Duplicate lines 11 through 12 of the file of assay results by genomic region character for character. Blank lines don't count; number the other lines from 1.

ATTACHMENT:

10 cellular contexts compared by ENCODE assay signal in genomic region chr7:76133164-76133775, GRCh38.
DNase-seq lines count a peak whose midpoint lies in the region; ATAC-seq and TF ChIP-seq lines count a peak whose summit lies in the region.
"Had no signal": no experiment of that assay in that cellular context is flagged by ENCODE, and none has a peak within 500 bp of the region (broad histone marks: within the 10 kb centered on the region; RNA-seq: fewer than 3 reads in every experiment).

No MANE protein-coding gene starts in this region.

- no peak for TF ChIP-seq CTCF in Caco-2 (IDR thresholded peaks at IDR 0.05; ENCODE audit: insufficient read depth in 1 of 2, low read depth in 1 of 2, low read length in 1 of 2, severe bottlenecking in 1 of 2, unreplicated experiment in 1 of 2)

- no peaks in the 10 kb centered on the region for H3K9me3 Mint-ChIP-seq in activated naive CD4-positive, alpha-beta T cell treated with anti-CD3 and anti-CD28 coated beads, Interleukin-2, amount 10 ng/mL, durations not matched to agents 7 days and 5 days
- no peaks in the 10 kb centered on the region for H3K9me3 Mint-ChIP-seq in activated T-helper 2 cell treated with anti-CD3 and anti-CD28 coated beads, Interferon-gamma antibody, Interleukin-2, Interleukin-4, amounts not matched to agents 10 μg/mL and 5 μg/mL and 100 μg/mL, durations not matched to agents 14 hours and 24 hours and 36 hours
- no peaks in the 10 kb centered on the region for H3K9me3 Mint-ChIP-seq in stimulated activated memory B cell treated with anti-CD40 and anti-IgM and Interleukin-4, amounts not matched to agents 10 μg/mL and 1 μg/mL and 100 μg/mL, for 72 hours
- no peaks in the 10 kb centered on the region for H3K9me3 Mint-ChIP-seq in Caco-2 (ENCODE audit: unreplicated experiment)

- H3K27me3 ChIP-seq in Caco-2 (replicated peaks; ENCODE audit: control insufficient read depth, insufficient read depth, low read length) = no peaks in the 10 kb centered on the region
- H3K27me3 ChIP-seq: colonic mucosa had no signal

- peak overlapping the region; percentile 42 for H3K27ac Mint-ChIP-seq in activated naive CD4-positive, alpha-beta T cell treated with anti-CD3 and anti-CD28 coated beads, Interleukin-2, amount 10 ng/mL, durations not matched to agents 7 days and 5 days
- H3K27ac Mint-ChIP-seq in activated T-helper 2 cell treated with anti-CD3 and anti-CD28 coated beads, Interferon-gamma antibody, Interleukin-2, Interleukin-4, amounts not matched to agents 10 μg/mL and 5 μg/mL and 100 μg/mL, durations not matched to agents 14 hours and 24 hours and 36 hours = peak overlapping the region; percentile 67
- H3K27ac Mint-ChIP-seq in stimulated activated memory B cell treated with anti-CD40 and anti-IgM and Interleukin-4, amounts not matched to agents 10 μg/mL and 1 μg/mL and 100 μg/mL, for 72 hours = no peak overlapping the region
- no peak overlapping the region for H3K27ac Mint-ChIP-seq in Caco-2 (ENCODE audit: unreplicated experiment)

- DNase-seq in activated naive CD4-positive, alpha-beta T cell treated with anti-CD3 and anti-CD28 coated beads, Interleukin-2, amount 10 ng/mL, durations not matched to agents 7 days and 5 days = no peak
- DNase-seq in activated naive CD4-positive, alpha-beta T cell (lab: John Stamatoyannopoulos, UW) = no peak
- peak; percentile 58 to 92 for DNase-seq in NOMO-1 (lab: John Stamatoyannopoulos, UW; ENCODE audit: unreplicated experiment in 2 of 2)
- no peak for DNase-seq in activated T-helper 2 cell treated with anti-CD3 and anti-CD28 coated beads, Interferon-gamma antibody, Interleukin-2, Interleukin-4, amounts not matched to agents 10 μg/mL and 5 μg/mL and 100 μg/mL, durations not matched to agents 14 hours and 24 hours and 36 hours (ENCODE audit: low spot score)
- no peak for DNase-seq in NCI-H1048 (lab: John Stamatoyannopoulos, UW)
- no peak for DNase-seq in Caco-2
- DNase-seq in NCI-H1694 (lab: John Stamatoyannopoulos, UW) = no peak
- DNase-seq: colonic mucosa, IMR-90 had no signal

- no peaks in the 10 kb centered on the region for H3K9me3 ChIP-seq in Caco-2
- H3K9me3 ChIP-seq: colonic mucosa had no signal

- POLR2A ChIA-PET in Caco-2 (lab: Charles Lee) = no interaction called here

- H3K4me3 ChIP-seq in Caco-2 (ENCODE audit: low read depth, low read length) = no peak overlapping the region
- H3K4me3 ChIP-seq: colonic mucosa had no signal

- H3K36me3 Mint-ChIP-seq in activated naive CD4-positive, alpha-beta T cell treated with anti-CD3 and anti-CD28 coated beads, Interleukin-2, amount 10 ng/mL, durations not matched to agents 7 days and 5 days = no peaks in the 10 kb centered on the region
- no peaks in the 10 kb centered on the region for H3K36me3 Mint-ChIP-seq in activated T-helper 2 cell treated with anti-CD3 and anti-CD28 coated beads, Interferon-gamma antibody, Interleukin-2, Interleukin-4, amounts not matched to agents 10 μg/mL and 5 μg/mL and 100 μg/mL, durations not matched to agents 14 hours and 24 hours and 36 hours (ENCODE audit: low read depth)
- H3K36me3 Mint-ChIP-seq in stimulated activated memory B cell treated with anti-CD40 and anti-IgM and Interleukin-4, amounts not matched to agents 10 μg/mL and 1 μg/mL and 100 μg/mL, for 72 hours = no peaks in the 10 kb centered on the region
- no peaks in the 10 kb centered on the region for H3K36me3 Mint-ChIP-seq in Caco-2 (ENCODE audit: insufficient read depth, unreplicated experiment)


- H3K27me3 ChIP-seq: colonic mucosa had no signal

- peak overlapping the region; percentile 42 for H3K27ac Mint-ChIP-seq in activated naive CD4-positive, alpha-beta T cell treated with anti-CD3 and anti-CD28 coated beads, Interleukin-2, amount 10 ng/mL, durations not matched to agents 7 days and 5 days